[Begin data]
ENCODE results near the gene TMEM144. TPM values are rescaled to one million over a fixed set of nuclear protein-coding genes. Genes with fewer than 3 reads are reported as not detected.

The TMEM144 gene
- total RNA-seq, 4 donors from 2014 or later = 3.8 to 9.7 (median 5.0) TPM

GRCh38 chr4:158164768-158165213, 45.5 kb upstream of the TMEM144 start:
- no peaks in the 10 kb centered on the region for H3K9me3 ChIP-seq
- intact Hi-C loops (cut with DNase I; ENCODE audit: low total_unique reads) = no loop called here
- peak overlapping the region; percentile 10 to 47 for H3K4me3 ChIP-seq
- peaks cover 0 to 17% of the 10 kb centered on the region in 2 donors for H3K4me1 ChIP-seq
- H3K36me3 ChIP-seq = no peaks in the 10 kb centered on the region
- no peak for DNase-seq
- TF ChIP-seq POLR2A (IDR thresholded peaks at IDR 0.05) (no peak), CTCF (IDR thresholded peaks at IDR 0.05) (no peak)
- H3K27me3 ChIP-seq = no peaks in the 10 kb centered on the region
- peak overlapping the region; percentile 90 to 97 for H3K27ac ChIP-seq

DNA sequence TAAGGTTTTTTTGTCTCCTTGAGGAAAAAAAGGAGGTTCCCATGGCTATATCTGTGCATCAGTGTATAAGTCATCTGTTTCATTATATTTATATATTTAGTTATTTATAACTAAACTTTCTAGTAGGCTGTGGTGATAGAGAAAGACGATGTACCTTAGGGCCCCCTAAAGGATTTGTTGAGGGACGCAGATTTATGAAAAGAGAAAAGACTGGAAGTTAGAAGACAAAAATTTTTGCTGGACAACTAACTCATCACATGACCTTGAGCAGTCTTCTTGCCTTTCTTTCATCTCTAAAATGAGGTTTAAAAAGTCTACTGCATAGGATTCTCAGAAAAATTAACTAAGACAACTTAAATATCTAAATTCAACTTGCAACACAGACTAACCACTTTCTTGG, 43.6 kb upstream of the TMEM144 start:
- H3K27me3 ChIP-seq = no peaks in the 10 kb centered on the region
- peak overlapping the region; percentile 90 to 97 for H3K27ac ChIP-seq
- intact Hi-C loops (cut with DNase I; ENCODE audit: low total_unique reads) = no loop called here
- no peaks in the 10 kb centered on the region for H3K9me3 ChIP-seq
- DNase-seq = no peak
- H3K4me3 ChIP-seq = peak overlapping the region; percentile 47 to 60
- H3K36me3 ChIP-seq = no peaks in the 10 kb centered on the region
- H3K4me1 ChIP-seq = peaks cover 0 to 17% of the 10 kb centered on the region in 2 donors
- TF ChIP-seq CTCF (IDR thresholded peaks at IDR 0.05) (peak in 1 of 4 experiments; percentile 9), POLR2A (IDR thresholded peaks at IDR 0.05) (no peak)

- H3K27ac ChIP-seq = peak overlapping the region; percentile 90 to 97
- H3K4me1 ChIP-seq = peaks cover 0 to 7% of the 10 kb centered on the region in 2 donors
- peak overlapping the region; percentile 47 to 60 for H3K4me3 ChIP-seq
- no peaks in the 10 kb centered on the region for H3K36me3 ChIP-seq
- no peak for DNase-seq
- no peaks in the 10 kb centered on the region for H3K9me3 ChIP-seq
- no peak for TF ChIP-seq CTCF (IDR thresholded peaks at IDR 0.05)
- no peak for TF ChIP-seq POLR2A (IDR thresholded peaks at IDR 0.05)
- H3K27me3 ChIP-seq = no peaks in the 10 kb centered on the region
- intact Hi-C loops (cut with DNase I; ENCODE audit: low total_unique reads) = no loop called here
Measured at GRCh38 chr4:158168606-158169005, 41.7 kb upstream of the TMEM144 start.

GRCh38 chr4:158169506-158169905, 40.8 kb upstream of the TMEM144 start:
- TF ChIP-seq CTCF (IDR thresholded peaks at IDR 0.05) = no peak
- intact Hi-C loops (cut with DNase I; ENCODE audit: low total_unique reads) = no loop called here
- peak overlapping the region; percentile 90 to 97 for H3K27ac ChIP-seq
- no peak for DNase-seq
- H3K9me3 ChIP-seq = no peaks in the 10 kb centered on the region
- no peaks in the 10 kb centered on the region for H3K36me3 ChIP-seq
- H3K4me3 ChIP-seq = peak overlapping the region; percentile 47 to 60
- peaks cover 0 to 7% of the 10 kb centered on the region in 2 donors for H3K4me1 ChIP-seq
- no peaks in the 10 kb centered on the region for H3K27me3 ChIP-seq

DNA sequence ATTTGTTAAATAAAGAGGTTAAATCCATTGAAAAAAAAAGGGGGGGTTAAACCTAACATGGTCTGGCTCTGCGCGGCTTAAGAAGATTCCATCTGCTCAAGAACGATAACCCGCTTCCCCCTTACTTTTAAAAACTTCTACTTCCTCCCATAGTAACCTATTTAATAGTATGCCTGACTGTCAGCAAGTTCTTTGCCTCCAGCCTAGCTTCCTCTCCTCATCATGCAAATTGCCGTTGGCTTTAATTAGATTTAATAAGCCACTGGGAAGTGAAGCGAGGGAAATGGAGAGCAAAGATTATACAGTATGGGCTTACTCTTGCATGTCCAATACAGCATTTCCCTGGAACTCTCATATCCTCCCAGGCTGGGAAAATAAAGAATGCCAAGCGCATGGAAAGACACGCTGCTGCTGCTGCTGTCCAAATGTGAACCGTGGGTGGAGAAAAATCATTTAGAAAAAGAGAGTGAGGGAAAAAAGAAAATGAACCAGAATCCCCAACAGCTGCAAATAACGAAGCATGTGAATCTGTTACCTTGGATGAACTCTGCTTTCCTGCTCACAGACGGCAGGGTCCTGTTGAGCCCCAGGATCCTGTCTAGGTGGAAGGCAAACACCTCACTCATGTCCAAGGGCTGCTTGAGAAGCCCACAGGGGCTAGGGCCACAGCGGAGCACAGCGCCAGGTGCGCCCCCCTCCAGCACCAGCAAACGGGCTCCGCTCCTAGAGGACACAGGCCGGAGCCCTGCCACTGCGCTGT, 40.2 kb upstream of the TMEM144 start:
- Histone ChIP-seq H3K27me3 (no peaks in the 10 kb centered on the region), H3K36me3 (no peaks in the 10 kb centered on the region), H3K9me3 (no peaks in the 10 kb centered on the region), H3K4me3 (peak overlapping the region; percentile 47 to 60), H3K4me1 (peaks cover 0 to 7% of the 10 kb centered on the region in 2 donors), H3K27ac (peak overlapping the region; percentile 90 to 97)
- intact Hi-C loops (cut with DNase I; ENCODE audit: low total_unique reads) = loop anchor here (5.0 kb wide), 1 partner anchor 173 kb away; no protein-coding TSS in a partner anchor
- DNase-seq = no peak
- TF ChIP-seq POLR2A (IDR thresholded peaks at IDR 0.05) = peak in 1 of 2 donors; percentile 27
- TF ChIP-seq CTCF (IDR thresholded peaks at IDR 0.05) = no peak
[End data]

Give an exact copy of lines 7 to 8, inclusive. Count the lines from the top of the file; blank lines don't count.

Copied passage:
- peak overlapping the region; percentile 10 to 47 for H3K4me3 ChIP-seq
- peaks cover 0 to 17% of the 10 kb centered on the region in 2 donors for H3K4me1 ChIP-seq